“He was despised and rejected by mankind,
a man of suffering, and familiar with pain.
Like one from whom people hide their faces
he was despised, and we held him in low esteem.
Surely he took up our pain
and bore our suffering,
yet we considered him punished by God,
stricken by him, and afflicted.
But he was pierced for our transgressions,
he was crushed for our iniquities;
the punishment that brought us peace was on him,
and by his wounds we are healed.
We all, like sheep, have gone astray,
each of us has turned to our own way;
and the Lord has laid on him
the iniquity of us all.
He was oppressed and afflicted,
yet he did not open his mouth;
he was led like a lamb to the slaughter,
and as a sheep before its shearers is silent,
so he did not open his mouth.” (Isa. 53:3-7)
The Ethiopian eunuch in Acts 8 was reading this exact passage on his way home from Jerusalem when Philip the Evangelist met him along the way and started explaining the Scripture to him and sharing the good news of Jesus, beginning with these very verses. Before long, the eunuch believed, was saved, and was baptized on the side of the road by Philip.
In about a week from now, we will commemorate the fulfillment of Isaiah’s prophecy. For those of us who are saved, it is a time of renewed humble devotion to the One who gave His life to save us undeserving people. It is a time of reflecting back on our old sinful life and our arrogance, pride, and rejection of God’s gift of salvation. A time of deep gratitude for the Love that freed us from our slavery to sin and brought us into the family of God.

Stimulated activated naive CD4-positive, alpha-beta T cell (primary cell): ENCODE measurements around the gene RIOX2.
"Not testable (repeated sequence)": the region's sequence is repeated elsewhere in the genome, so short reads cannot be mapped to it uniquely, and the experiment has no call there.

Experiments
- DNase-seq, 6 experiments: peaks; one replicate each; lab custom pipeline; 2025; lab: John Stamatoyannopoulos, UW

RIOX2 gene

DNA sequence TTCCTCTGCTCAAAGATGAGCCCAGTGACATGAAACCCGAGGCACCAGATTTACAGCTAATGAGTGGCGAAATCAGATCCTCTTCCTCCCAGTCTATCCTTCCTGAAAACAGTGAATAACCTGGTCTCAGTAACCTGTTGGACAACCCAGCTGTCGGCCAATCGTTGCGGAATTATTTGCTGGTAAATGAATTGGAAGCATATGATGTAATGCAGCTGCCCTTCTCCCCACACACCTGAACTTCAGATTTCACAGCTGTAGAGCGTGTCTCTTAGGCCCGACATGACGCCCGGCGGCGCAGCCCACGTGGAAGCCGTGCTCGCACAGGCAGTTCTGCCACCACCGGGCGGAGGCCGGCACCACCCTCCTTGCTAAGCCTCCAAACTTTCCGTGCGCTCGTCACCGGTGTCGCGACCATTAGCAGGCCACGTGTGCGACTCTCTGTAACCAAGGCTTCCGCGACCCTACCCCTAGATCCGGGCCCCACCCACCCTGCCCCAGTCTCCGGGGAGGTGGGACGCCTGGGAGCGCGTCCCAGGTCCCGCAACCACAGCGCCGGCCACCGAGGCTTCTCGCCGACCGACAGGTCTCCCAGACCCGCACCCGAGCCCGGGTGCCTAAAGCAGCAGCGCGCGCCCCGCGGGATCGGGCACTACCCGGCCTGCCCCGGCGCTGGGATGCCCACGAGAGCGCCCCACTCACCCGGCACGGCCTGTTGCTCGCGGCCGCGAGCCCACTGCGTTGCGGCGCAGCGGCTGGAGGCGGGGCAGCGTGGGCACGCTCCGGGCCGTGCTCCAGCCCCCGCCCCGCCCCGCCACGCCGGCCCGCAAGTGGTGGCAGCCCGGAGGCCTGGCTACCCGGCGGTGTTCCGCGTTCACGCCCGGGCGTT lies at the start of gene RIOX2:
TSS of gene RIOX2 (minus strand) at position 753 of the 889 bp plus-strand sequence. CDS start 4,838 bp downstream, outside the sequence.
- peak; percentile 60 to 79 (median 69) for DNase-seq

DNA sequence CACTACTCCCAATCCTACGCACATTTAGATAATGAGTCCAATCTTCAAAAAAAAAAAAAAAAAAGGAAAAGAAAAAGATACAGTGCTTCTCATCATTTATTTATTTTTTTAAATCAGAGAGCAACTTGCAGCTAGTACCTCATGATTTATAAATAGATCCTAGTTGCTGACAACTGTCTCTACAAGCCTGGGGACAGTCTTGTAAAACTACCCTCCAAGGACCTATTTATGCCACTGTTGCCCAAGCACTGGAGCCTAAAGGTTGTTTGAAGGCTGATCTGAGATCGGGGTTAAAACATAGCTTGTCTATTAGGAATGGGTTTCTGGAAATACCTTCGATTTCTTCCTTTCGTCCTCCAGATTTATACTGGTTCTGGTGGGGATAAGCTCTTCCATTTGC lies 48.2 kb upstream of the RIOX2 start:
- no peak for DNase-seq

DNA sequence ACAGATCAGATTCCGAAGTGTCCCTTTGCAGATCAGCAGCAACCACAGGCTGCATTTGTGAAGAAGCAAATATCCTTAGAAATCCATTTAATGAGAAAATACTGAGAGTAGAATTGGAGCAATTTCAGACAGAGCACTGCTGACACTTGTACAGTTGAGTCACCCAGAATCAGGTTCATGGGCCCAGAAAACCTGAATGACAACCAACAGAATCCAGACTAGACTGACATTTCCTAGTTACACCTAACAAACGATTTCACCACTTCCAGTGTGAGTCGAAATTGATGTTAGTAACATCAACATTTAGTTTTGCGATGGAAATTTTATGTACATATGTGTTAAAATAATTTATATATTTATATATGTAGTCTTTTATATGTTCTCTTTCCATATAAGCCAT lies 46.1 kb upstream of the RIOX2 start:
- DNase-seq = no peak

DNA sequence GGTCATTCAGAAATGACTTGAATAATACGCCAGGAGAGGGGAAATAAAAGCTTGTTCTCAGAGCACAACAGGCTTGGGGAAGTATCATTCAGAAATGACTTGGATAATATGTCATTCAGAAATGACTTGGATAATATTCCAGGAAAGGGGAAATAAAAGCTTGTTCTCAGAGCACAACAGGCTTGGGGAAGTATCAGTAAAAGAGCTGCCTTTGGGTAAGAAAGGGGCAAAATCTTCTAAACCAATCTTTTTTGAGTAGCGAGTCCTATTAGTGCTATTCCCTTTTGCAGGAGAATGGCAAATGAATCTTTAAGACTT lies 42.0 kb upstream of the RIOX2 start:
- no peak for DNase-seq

However, do we take the time to share this Good News with those around us? Will we tell our children, friends, and family about the true meaning of Easter, sharing the whole Gospel story, beginning with creation, the prophets, and our desperate need for Jesus’ atonement? That’s the pattern we see in the New Testament, the pattern Jesus Himself used to teach the two disciples on the road to Emmaus. Whenever the story of Easter was shared and explained, nothing was held back, nothing was “cartoonized”, made more cute or more palatable. The disciples did not shy away from pointing out the gruesome details, the sinfulness of the audience, and everyone’s contribution to the suffering and death of the only innocent man who ever lived.
In our politically correct world, do we keep silent about the true meaning of Easter? Are we afraid of pointing out the fact that we, as humans, are by nature wicked and sinful, and cannot be “good” apart from Christ? Do we just focus on colouring eggs and hunting for chocolate, eating ham and carrot cake, because that’s “safe”?
A couple of decades ago, I visited Romania during the Easter holidays, and I was struck by this tradition: On Easter Sunday, instead of greeting each other with “hello” or “good day”, people declared “Jesus is risen” to anyone they would meet, whether out on the street or in their homes.
I pray that we would spend much time reflecting on this great gift of salvation. I pray that we would study the Scripture, formulating in our mind the whole Gospel story, beginning at creation and the prophets, and then praying about how we can creatively go about sharing this Good News of Jesus Christ with anyone we will be spending time with during the upcoming holidays. Nothing else is more important or more urgent than that. Let’s set aside all else for the sake of the Gospel!